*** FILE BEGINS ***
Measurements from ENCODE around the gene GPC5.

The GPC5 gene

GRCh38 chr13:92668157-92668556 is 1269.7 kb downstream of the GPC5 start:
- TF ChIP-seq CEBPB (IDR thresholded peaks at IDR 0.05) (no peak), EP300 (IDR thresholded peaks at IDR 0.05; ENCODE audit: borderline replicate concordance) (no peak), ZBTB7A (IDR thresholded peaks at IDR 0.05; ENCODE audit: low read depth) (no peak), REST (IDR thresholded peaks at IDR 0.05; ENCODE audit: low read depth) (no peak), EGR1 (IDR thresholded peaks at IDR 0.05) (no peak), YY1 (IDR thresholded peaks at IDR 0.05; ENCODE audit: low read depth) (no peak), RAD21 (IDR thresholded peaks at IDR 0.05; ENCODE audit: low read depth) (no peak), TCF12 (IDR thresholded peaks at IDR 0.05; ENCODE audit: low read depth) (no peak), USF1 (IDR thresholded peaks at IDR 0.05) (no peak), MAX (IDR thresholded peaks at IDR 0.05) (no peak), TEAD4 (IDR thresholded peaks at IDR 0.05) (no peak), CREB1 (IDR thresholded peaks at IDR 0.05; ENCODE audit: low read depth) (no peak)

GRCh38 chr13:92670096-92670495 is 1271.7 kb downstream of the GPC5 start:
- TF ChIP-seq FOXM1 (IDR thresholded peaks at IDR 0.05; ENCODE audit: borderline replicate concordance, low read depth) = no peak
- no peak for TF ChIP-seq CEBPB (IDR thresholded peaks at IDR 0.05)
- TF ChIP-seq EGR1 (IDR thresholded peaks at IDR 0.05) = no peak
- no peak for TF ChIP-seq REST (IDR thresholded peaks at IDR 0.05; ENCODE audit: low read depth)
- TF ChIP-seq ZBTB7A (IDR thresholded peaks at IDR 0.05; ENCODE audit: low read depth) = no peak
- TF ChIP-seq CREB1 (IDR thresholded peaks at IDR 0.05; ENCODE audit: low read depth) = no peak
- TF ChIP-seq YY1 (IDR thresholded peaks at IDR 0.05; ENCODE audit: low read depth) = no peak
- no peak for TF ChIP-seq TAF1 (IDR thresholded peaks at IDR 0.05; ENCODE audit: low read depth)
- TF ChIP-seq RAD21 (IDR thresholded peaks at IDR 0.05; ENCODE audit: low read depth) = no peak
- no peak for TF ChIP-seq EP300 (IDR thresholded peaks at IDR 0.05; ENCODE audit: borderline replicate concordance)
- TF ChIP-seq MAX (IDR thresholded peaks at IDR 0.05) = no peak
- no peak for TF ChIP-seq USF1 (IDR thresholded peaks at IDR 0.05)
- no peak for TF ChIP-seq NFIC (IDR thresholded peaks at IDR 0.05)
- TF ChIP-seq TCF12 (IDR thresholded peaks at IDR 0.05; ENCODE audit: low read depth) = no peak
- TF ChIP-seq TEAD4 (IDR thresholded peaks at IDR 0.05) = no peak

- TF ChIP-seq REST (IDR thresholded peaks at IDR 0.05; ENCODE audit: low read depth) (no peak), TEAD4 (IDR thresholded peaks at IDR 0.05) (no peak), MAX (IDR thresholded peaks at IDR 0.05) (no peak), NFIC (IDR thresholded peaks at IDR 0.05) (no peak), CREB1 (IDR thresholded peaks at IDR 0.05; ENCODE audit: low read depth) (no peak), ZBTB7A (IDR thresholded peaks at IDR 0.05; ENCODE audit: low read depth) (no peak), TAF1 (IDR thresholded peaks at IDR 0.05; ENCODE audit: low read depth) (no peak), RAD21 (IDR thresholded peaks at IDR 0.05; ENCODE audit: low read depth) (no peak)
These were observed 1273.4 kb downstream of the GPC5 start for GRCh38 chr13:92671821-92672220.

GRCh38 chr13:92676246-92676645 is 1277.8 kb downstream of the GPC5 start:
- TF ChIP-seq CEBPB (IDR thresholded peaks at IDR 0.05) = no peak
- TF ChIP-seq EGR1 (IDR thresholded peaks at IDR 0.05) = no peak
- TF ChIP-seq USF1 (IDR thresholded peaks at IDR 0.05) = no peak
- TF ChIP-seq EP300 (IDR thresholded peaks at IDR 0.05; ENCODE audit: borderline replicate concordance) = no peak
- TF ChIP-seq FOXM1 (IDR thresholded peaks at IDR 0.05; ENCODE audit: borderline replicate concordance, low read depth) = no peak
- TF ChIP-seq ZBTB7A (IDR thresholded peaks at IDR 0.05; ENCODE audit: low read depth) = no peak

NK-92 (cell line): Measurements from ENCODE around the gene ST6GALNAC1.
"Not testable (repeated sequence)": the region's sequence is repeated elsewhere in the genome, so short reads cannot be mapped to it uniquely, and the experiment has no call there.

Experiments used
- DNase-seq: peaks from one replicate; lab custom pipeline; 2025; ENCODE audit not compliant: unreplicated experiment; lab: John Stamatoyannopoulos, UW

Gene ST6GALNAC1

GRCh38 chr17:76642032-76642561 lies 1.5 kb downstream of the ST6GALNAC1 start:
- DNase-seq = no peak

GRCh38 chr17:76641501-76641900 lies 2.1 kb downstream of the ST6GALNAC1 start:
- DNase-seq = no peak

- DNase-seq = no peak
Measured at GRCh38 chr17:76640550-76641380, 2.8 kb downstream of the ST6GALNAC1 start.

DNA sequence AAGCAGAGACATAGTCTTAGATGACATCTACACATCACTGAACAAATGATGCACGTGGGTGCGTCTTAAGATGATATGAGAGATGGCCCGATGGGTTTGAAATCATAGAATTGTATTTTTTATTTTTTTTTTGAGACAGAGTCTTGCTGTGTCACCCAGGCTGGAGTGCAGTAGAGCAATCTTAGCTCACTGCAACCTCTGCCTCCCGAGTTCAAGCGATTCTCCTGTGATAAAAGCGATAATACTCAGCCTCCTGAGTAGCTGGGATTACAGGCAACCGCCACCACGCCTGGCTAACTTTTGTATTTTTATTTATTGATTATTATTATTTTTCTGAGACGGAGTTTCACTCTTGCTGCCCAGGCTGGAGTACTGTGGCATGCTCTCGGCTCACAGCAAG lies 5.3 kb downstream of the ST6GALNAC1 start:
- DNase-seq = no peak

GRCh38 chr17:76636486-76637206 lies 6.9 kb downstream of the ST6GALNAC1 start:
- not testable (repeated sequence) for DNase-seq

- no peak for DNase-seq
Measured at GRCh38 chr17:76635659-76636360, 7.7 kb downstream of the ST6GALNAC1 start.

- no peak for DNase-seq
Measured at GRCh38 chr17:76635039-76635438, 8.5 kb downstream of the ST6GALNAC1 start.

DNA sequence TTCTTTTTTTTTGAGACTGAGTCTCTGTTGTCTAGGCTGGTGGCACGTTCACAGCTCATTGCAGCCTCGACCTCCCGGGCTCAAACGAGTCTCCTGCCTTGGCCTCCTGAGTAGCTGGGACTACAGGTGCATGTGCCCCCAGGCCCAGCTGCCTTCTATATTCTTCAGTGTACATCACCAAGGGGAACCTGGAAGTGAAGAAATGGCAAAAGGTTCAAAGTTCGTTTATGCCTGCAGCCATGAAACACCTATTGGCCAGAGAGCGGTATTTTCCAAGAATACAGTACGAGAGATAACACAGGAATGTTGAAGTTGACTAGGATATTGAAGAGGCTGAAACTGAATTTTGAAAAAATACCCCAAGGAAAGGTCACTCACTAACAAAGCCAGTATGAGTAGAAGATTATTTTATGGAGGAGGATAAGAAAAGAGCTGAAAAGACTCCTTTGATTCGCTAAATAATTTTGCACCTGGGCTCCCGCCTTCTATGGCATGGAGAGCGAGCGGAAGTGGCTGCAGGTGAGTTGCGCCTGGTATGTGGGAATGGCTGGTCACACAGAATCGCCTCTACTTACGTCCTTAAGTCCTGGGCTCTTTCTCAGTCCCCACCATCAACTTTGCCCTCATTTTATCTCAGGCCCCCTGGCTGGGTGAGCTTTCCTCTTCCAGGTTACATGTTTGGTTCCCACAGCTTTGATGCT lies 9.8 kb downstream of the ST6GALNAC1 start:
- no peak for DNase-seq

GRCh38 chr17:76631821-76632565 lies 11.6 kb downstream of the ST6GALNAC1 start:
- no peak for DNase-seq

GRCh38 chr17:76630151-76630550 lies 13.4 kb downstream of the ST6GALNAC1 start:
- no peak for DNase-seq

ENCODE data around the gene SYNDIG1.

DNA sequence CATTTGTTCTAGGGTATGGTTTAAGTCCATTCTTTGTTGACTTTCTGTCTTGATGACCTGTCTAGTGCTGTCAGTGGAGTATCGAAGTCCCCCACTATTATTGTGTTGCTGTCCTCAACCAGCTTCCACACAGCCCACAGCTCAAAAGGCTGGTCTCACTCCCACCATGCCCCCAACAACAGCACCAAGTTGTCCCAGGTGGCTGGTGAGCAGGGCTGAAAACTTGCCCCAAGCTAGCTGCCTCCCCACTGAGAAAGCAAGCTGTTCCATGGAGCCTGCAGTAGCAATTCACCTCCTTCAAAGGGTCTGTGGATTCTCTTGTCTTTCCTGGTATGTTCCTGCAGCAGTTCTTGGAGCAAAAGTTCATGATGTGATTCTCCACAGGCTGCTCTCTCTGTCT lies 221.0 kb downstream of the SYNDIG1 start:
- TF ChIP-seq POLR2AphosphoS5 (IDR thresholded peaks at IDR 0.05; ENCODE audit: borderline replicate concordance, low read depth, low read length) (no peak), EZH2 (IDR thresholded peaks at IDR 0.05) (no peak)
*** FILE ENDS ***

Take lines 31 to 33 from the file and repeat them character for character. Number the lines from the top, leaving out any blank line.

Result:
"Not testable (repeated sequence)": the region's sequence is repeated elsewhere in the genome, so short reads cannot be mapped to it uniquely, and the experiment has no call there.

Experiments used
- DNase-seq: peaks from one replicate; lab custom pipeline; 2025; ENCODE audit not compliant: unreplicated experiment; lab: John Stamatoyannopoulos, UW